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Guardians of Alexander: Goldbane 1

by John Wilson

(Big Engine, £9.99, 266 pages, large format paperback, published 2002.)

Heading home from India, the great Macedonian ruler cover scanAlexander entrusts his general Theopolytes with a vital mission: to retrieve a mysterious treasure casket from Persepolis and transport it in absolute secrecy back to Macedon. The artefact within this casket, Alexander believes, will afford him immortality; Theopolytes already believes Alexander to be a god, but I suppose it doesn't hurt to have a backup plan. But word later reaches Theopolytes that Alexander has died and that a more ambitious and less scrupulous general, Ptolemy, has set himself up as Alexander's successor, with his base in Egypt. Theopolytes takes his entourage into hiding, and establishes a secret society to protect Alexander's legacy: the Guardians of Alexander.

The back cover blurb leads one to expect Guardians of Alexander to be a reasonably equal mixture of science fiction and historical adventure. In fact it's entirely an historical adventure, with one or two light science fictional touches added in -- the mysterious casket has yet to really do anything other than be a mysterious casket, and "the alien Pollenator", clumsily mentioned on the back cover, doesn't even turn up until the last sentence of the book. But the straight drama of Guardians of Alexander is so fine, it really doesn't need any special effects to jazz it up.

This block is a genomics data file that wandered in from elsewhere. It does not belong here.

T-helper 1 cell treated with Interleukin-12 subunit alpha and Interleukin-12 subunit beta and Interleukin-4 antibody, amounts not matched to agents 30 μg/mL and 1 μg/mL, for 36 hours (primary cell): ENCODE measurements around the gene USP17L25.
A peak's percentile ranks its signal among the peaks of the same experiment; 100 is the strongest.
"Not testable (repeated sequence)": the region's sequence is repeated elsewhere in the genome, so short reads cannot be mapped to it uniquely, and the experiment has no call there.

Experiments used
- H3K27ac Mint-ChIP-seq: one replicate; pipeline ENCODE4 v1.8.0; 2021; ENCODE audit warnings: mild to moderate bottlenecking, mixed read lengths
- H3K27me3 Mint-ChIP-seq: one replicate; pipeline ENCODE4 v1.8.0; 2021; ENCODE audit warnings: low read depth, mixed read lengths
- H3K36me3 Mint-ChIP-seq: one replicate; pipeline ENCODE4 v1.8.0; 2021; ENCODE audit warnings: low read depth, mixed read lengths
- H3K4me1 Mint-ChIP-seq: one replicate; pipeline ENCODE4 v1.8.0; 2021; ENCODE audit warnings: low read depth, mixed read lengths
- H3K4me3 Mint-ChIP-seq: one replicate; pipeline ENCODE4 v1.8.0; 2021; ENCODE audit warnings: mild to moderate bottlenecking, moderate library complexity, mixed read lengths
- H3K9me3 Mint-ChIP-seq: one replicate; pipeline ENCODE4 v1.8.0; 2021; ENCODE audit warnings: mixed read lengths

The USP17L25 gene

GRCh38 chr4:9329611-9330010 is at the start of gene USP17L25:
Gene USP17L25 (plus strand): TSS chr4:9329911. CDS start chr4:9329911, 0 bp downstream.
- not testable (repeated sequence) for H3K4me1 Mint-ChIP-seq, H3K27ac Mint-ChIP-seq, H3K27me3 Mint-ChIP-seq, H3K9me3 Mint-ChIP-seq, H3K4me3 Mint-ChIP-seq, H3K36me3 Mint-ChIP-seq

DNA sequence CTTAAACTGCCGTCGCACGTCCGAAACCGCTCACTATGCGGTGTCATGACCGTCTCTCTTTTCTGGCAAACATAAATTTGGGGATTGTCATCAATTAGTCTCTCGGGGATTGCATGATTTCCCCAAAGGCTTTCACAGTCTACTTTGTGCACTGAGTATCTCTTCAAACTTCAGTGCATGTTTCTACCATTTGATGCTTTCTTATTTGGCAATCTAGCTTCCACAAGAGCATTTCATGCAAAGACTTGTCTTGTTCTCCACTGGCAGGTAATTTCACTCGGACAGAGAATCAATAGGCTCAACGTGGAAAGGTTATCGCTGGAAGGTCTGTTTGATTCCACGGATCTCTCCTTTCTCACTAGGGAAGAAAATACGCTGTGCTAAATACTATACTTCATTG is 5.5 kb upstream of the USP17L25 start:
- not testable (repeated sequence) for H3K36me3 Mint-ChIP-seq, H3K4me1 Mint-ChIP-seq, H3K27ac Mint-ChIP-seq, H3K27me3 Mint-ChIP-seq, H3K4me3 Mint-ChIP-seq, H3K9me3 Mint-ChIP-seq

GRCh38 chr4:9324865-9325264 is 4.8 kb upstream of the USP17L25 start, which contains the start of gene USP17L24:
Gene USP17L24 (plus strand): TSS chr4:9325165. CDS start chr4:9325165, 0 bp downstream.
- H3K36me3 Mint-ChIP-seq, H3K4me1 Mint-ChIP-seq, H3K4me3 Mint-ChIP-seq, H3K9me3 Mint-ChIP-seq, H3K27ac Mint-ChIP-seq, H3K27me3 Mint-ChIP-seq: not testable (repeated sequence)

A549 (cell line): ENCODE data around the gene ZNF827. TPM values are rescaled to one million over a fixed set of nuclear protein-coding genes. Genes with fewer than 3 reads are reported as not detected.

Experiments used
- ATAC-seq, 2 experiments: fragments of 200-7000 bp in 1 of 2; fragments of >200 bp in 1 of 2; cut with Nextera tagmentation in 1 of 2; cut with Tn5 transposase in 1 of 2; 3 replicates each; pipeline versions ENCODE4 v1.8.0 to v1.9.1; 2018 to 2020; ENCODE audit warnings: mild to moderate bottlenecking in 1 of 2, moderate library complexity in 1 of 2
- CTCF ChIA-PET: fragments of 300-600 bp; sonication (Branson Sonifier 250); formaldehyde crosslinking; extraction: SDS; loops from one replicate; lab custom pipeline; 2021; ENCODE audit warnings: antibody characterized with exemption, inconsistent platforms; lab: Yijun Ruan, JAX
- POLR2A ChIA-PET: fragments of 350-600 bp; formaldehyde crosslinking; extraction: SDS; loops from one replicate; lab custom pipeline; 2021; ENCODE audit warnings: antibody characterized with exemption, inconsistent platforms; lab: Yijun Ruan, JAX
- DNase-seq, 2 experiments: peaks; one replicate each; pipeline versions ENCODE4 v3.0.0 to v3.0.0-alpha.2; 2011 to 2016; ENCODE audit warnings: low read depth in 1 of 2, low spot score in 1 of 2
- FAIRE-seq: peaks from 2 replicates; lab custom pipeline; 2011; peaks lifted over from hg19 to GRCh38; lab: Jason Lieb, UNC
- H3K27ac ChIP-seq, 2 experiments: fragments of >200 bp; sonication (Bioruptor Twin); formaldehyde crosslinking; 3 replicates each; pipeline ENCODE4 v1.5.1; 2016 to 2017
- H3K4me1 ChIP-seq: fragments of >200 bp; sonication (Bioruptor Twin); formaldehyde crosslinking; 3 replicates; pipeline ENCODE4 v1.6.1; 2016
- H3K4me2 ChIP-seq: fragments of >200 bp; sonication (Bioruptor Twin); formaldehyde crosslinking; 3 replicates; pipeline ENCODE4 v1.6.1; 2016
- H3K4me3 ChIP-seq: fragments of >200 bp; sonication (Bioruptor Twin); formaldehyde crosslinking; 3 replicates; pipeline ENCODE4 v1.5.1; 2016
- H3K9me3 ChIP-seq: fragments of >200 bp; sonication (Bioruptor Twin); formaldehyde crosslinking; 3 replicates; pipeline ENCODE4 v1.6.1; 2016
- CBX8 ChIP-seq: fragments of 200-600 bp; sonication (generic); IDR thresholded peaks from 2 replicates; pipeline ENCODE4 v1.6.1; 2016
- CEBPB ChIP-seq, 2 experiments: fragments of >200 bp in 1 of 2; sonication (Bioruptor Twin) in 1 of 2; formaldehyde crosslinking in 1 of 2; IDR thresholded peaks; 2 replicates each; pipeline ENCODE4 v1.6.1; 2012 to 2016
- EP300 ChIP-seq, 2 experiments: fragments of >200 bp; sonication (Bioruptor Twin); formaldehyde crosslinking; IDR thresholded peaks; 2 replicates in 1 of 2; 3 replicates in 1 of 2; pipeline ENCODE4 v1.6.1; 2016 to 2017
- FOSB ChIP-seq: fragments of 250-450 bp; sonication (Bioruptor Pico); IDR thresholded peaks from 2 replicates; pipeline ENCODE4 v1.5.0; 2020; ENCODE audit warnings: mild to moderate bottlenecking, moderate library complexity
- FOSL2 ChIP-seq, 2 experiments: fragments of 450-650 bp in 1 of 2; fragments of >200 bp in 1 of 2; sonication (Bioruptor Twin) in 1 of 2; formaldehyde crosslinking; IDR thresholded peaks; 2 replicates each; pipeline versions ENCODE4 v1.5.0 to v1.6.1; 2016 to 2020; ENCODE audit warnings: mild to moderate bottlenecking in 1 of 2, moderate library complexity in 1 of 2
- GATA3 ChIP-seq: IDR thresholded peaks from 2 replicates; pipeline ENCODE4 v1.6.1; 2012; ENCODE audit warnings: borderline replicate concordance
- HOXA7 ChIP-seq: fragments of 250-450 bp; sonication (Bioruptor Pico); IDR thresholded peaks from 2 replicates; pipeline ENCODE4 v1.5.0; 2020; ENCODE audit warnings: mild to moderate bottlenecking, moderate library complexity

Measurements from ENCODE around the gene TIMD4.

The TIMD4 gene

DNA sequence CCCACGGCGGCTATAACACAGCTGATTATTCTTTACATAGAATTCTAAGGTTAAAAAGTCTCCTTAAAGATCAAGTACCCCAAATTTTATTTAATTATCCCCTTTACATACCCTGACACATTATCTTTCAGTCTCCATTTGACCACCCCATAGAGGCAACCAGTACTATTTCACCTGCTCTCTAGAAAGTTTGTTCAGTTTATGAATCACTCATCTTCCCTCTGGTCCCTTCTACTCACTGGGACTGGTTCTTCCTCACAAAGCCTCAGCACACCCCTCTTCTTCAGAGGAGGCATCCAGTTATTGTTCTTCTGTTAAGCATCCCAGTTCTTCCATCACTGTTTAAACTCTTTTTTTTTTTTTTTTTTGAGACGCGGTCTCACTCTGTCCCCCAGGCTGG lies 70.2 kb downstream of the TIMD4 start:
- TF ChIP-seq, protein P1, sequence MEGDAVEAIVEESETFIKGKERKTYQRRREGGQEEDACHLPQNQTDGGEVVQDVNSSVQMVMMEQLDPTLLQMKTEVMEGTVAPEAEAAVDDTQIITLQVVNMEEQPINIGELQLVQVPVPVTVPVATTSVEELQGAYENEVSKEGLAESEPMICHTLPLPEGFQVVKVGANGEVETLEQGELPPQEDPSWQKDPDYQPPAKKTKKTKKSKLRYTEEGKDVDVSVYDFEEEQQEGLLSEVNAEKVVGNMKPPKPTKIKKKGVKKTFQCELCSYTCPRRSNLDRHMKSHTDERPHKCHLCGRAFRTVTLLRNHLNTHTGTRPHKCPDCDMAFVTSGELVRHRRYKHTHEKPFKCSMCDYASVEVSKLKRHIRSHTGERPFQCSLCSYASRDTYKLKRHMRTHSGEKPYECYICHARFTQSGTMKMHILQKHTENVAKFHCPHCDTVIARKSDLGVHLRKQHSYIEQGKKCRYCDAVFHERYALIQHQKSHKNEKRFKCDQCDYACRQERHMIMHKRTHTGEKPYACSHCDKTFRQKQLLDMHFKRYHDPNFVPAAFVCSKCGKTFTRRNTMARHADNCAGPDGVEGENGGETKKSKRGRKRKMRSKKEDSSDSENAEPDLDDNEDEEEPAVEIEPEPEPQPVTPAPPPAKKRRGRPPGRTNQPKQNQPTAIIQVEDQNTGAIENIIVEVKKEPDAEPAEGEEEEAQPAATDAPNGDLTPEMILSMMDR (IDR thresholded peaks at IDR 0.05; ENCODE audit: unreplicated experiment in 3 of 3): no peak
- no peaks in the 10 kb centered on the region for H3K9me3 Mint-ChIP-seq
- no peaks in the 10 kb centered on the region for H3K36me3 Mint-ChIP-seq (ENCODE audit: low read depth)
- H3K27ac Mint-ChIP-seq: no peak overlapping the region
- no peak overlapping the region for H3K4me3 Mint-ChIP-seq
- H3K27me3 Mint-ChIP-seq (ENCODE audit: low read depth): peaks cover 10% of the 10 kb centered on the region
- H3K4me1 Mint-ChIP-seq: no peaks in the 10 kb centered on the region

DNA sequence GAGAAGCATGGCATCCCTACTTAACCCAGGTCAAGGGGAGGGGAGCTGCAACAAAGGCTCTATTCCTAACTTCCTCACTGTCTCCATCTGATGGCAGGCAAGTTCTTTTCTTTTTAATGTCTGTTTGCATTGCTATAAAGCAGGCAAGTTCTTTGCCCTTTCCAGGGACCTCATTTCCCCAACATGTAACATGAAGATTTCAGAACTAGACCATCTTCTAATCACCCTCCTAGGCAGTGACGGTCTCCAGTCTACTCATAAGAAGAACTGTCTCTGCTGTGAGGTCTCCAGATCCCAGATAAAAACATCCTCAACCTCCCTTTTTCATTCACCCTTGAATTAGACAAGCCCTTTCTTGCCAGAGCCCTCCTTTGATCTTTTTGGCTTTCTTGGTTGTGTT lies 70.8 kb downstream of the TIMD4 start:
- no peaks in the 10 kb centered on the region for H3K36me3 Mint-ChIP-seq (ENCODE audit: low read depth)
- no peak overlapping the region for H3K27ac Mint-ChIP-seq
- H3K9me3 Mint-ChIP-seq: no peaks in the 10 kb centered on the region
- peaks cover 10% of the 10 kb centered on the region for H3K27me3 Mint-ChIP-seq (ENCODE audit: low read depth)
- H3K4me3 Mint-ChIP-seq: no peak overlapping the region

I'll admit it took me a while to push past the first couple of chapters, but when this book kicks in, it does so with the force of ten thousand heavily armed Greek soldiers. There's a bit of romance, a bit of skulduggery, a bit of pastoral mysticism, and plenty of violence. Wilson doesn't skimp on the gore, and while this may not entirely endear Theopolytes' sword-happy band to us, it does at least reflect a simple truth about the ancient Greek military way of life. Indeed, Wilson appears to have done some thorough research into all aspects of Alexander's army, and pleasingly he doesn't feel the need to dump said research on the reader in large sections. The story overall has a good, authentic feel to it, which bodes well for Books 2 and 3. Fingers crossed that, in the wake of Big Engine's passing, someone can be persuaded to take the other two books on. I do have one question though: why "Goldbane"?

It's nice to read a stirring action tale every so often, without having to wonder when the next orc is going to pop out from behind a tree, and "stirring" and "action" are two words that definitely apply to Guardians of Alexander.

Review by John Toon.

Note: all three volumes of Goldbane, plus a number of other titles, are now available through Argoed Ebooks.

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